Master Deed & By-Laws Resource Page

This page is designed to serve as a resource for all AKW co-owners and provide all the information you need about the proposed amendments to the By-Laws. Through this page you can access each of the proposed amendments, explanations of each, plus a list of frequently asked questions.

ALERT – Changes to Amendments

Town Hall Presentation Document – May 9, 2023

Amendment Ratification Form

Proposed Amendments

First Amendment

View First Amendment (PDF)

What is this amendment about?
This Amendment does three (3) things.  First, it improves on and adds to five key definitions that are used throughout the By-Laws.  Secondly, it corrects the map of the storage units that are part of each apartment.  And finally, it describes how the By-Laws and the rules that support them are enforced.  

Why are the changes needed?

  • The definitions were inaccurate or unclear.
  • The storage unit map was outdated and inaccurate.
  • Enforcement provisions needed to conform to current Virginia law.

Why does it matter?

  • Everyone benefits from definitions that are clear, correct, and legally defensible.
  • The space within the walls of the ground-floor storage space is jointly owned, but the fenced-in storage units themselves are assigned to individual units.  Record-keeping about the assigned ground floor storage spaces has been haphazard.  The amendment corrects and updates the assignments.
  • Up to now, except for delinquent accounts, the Association has had no way of enforcing the By-Laws and the policies and rules that apply them to day-to-day life at AKW.  Recent changes to the Virginia Condominium Act support new enforcement actions and tools, but these would have to be developed by the Board of Directors once this Amendment has been ratified.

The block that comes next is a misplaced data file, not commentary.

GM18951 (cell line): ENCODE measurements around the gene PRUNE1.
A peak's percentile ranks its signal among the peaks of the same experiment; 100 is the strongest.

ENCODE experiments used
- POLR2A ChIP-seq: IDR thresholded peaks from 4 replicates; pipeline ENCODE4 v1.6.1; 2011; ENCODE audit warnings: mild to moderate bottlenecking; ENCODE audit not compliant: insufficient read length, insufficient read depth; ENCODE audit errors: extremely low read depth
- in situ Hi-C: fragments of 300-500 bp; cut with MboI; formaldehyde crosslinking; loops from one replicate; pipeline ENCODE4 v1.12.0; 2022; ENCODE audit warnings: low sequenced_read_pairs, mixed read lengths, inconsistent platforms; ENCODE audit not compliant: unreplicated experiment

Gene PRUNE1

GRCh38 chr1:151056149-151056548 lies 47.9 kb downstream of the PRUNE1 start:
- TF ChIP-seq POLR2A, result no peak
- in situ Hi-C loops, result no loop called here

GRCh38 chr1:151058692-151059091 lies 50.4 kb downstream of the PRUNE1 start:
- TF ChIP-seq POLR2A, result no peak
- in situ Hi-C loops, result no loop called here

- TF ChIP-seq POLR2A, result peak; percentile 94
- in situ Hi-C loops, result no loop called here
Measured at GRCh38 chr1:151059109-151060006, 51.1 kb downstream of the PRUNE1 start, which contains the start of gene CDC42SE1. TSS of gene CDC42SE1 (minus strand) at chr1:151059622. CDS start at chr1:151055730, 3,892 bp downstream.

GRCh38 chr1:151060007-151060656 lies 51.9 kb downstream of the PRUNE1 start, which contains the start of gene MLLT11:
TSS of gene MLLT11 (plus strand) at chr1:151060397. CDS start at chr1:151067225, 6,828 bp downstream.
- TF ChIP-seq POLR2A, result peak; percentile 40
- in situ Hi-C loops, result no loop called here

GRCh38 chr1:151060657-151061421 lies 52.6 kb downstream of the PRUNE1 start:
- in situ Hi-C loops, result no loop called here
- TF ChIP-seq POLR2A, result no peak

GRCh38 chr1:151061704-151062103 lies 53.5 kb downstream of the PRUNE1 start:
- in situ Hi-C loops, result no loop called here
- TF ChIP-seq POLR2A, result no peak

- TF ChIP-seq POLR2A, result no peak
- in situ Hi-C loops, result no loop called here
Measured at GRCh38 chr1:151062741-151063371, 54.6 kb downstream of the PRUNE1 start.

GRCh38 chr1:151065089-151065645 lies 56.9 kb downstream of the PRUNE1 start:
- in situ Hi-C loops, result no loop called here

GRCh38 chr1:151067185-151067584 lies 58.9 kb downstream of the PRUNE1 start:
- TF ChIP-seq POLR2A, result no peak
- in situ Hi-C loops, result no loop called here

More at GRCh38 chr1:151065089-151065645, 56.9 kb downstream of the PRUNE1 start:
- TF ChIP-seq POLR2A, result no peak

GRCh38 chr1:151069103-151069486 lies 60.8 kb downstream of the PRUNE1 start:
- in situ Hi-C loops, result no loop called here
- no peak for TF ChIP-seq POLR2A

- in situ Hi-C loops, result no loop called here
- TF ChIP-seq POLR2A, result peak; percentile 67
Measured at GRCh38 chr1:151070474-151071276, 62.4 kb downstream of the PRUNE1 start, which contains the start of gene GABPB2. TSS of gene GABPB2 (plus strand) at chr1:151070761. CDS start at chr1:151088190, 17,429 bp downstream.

Second Amendment

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What is this amendment about?
The Second Amendment includes five (5) specific changes to certain administrative and financial provisions in the current Master Deed and By-Laws.

Why is this needed?

  • Conform to current Virginia law and regulatory (VA) requirements. 
  • Clarify the Association’s rights to abate damage to common elements
  • Clarify owner maintenance and repair responsibilities
  • Improve long-term funding of common element replacement and repair

Why does this matter?

  • Based on more recent Virginia law, it gives the Board the right of access to individual units to abate conditions that threaten damage to common property as well as other units.
  • As a safeguard, it requires contractors for major projects to be bonded.
  • Based on the Master Deed, it provides a detailed table and a diagram of balconies that make clear what the Association is responsible for maintaining and repairing and what individual unit owners are responsible for.
  • It seeks to ensure that the Association’s Reserve funds remain adequate to address the needs of a 50-year-old property by means of an equitable mechanism for ensuring new owners add to the Association’s Reserve fund. 
  • It seeks to ensure that any provision in the condominium documents which are inconsistent with U.S. Department of Veteran Affairs loan programs will not apply to any unit financed by those programs. 

What is a Reserve Enhancement Contribution?
Amendment 2 to AKW’s Master Deed and By Laws propose something called a “Reserve Enhancement Contribution” (Article X, section b).  It requires new owners (with some exceptions) to pay the equivalent of one month’s condo fee in addition to the current month’s fee — to be deposited to AKW’s Reserve funds.

Why is it needed?
You could say it is a matter of ownership generational equity as well as a preventative measure for our future Reserve liquidity.

The original Master Deed and By Laws required the first generation of buyers at AKW to pay the equivalent of 3 months of condo fees (in addition to the current month’s fee).  The purpose of this requirement was to provide operating liquidity but also to fund the initial Reserve account.